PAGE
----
French Socialist ex-premier wants to join Macron's movement

Adjust Comment Print

The statement from Macron's former boss - Macron was economy minister when Valls was premier - shows how the political map is being re-drawn in France in the wake of the 39-year-old's crushing victory over far-right candidate Marine Le Pen on Sunday. The broader movement also has more opportunities to make gains with elections coming later this year in Germany, Norway, Denmark, the Czech Republic, and Portugal, among others. But first, he must choose a Prime Minister and win support from the deputies of the French Parliament, without which his Presidency could be largely unworkable. He was supported by 141 voters, while second Francois Fillon received 96 votes and third Le Pen 27 votes.

Marechal-Le Pen, whom some in the party hope will eventually take over from her aunt, and who always gets loud applause at party rallies, is more conservative on social and economic issues.

"The Socialist Party is dead; it's in the past", Valls said on Tuesday.

The losers of the presidential election are aiming to capitalise on a general lack of enthusiasm for the pro- business Macron - whom many voters backed exclusively to bar Le Pen - to bounce back in the parliamentary vote.


The centre-left Socialists and centre-right Republicans, both of which were trounced in the elections, are divided on whether they are willing to work with Macron, and the hard left remains implacably opposed to him.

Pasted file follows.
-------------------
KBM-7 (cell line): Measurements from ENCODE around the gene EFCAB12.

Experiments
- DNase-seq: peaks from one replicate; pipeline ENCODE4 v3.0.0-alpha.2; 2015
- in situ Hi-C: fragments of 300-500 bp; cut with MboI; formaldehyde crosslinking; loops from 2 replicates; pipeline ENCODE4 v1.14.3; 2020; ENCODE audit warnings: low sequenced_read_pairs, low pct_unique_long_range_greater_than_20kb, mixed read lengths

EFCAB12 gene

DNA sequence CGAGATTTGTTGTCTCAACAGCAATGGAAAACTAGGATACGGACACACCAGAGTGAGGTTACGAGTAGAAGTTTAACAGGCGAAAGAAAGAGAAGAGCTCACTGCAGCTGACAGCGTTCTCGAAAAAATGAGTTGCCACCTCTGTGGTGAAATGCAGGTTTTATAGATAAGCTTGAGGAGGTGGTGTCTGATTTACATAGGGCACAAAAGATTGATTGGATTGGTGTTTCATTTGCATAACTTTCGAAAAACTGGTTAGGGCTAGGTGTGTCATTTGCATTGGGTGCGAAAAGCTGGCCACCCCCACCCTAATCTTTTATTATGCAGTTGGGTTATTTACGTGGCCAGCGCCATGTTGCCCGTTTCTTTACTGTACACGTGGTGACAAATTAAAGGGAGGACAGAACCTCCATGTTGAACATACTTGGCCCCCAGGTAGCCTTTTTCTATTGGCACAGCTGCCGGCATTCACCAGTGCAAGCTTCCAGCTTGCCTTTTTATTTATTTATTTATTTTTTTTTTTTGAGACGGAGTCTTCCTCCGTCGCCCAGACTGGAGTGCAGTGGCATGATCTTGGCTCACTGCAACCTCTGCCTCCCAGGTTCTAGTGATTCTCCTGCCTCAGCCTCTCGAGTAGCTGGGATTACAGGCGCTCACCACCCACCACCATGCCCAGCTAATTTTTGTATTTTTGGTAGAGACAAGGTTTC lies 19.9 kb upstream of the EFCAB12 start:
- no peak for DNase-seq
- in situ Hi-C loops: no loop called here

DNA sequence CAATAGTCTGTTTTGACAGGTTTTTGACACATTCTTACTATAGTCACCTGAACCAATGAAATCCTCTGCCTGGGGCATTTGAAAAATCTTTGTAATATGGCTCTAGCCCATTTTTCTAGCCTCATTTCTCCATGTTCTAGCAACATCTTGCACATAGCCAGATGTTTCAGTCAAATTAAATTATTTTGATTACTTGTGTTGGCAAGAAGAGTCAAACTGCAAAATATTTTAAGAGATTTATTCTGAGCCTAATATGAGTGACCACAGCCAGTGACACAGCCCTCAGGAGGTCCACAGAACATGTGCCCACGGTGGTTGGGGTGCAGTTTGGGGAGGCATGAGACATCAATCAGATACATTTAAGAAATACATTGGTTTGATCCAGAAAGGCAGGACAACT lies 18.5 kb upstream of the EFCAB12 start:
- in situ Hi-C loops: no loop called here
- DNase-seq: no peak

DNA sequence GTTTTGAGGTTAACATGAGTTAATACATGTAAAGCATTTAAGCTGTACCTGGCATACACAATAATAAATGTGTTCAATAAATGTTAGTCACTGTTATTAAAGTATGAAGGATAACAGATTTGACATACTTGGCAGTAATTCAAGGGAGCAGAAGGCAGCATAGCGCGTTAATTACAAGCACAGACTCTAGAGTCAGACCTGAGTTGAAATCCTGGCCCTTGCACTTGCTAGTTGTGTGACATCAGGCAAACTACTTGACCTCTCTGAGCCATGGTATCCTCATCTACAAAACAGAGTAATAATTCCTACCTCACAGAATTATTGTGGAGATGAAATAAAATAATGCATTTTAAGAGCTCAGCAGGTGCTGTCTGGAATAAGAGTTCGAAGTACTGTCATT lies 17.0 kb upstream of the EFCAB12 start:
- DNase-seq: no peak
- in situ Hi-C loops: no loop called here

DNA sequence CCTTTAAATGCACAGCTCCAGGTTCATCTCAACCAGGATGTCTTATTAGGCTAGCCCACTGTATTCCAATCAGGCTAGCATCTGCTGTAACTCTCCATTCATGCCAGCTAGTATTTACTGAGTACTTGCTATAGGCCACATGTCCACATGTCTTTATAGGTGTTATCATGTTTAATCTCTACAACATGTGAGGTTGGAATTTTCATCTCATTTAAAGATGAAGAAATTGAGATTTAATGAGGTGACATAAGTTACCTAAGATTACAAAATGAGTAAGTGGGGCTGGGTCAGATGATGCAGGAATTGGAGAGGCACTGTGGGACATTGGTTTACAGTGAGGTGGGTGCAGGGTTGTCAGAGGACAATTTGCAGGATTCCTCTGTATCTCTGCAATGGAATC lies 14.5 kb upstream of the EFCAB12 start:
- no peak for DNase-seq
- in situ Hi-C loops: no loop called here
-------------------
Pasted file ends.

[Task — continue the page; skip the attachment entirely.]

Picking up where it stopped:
The incoming president has said half of the candidates for the 577 seats up for grabs in the two-round June 11-18 elections to the National Assembly will be new to politics.

He won with some 66 per cent of the vote in the run-off election.

And if one party manages to steal a march on En Marche and seize a legislative majority, Macron will have to put up with whatever prime minister and legislation that party wants to pass - or risk losing his job to a no-confidence vote.


Sylvie Goulard, a French deputy to the European Parliament, said Macron would make Berlin his first official visit, with perhaps a stop to see French troops stationed overseas as well.

Now, however, Mr. Macron needs all his talents, and maybe more luck, to govern effectively.

Macron's victory has also led to much soul searching on the British centre-left. That is largely down to the fact that markets were virtually certain of a Macron victory, and had priced it in accordingly.

France's CAC 40 index, which last week touched the highest level since early 2008, slipped 1 per cent on Monday.


Comments